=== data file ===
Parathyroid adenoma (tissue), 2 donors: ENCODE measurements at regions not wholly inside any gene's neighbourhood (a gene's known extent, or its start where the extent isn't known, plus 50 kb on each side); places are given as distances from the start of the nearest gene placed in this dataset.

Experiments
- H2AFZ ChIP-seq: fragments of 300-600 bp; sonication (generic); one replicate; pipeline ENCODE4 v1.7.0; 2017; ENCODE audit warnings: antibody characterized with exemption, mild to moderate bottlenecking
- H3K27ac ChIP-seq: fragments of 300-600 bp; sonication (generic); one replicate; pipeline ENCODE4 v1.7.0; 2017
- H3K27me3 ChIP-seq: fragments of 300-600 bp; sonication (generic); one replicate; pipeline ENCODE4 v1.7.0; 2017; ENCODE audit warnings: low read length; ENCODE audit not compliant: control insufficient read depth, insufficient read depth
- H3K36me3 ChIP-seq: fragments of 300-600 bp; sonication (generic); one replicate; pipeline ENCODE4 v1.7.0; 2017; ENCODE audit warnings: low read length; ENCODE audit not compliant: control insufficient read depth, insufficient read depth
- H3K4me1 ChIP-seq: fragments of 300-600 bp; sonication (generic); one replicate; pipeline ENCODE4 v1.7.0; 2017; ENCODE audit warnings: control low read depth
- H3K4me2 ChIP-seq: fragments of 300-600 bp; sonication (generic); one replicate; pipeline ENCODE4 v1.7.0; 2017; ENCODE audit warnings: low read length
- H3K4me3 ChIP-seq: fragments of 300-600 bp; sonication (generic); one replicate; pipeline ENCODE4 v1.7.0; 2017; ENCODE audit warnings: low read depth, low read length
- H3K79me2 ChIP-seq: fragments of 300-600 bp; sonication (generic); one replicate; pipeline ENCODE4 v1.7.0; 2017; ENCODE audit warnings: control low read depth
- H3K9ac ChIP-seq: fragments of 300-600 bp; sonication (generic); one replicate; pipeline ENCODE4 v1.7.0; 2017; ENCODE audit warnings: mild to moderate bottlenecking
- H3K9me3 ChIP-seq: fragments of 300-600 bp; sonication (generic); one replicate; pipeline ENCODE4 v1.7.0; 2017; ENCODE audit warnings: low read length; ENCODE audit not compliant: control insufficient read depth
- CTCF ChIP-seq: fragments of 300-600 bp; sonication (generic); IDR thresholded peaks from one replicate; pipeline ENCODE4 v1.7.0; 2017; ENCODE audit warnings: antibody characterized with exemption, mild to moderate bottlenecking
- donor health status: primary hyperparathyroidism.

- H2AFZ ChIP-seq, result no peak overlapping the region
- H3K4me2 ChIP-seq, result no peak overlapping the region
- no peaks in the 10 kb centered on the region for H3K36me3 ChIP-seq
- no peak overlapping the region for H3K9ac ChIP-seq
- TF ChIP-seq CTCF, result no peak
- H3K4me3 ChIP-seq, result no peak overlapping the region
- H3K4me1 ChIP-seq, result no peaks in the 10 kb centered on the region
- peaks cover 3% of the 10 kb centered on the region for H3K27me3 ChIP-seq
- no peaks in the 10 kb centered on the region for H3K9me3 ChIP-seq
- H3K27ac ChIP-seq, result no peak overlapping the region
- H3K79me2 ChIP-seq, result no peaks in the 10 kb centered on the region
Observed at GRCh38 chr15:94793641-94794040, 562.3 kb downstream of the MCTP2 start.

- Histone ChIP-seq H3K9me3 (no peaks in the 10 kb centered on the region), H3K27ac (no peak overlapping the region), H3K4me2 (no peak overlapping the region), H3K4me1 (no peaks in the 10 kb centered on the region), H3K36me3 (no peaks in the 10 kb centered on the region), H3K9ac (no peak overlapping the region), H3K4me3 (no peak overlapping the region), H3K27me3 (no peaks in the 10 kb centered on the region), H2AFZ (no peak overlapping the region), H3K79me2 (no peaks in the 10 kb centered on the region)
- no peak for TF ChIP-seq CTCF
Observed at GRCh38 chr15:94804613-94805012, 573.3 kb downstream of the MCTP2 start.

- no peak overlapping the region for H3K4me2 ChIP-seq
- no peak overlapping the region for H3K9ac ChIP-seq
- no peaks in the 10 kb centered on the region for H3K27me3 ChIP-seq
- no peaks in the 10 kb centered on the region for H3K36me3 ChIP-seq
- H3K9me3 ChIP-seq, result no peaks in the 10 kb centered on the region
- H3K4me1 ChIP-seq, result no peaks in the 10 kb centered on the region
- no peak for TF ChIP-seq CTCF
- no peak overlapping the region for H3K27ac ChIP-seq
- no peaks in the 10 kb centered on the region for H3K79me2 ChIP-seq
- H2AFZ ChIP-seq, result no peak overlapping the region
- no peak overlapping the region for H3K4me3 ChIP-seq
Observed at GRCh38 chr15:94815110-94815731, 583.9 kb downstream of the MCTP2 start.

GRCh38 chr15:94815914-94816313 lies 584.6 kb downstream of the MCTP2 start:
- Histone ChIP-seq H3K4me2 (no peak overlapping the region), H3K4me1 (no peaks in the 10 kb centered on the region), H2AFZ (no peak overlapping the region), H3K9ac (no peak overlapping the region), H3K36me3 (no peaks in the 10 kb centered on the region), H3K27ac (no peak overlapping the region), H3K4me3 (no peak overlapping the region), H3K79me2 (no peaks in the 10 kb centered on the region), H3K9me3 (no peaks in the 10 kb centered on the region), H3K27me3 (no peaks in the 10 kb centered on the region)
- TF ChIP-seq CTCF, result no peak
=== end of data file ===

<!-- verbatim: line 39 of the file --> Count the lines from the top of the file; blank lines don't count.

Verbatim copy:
- H2AFZ ChIP-seq, result no peak overlapping the region